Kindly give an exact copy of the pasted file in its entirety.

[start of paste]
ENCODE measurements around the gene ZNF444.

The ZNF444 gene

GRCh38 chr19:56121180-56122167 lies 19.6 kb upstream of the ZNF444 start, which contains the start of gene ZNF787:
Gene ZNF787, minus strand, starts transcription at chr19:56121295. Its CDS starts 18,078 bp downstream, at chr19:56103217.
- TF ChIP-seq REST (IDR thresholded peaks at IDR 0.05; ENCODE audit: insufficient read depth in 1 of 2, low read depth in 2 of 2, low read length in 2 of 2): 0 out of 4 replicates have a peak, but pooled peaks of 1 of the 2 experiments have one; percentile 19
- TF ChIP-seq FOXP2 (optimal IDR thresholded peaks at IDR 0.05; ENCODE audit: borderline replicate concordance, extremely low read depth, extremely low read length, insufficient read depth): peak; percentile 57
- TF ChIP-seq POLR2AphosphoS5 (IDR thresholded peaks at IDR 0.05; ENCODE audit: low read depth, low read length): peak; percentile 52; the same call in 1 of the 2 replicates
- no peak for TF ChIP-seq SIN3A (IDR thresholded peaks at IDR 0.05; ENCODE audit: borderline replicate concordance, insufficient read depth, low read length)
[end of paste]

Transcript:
ENCODE measurements around the gene ZNF444.

The ZNF444 gene

GRCh38 chr19:56121180-56122167 lies 19.6 kb upstream of the ZNF444 start, which contains the start of gene ZNF787:
Gene ZNF787, minus strand, starts transcription at chr19:56121295. Its CDS starts 18,078 bp downstream, at chr19:56103217.
- TF ChIP-seq REST (IDR thresholded peaks at IDR 0.05; ENCODE audit: insufficient read depth in 1 of 2, low read depth in 2 of 2, low read length in 2 of 2): 0 out of 4 replicates have a peak, but pooled peaks of 1 of the 2 experiments have one; percentile 19
- TF ChIP-seq FOXP2 (optimal IDR thresholded peaks at IDR 0.05; ENCODE audit: borderline replicate concordance, extremely low read depth, extremely low read length, insufficient read depth): peak; percentile 57
- TF ChIP-seq POLR2AphosphoS5 (IDR thresholded peaks at IDR 0.05; ENCODE audit: low read depth, low read length): peak; percentile 52; the same call in 1 of the 2 replicates
- no peak for TF ChIP-seq SIN3A (IDR thresholded peaks at IDR 0.05; ENCODE audit: borderline replicate concordance, insufficient read depth, low read length)